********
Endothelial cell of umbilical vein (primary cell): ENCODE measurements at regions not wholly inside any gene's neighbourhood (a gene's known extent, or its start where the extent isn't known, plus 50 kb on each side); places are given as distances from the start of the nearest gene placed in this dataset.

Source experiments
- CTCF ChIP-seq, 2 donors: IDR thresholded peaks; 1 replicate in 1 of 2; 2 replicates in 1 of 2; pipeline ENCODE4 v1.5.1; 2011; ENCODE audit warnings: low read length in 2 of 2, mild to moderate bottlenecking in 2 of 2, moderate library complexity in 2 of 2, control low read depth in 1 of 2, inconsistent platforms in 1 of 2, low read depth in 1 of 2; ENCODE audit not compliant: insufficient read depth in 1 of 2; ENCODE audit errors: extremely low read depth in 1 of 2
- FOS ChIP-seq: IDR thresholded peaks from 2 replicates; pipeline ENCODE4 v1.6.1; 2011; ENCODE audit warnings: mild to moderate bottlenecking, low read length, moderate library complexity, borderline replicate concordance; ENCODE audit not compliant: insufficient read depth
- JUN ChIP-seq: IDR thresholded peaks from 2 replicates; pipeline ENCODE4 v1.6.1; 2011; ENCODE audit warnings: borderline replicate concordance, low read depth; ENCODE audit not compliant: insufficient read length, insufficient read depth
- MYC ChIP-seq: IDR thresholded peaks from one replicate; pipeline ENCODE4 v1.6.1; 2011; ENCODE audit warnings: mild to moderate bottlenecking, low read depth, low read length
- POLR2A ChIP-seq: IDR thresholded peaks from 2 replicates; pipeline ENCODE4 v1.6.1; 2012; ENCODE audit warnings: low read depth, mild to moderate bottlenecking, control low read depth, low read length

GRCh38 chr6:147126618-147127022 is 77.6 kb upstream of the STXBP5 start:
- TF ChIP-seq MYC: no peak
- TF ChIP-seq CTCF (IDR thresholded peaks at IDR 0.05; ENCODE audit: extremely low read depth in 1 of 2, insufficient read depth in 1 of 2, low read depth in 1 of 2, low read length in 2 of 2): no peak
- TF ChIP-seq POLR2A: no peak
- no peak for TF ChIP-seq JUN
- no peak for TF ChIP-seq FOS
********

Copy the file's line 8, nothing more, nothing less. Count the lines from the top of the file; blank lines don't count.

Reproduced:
GRCh38 chr6:147126618-147127022 is 77.6 kb upstream of the STXBP5 start: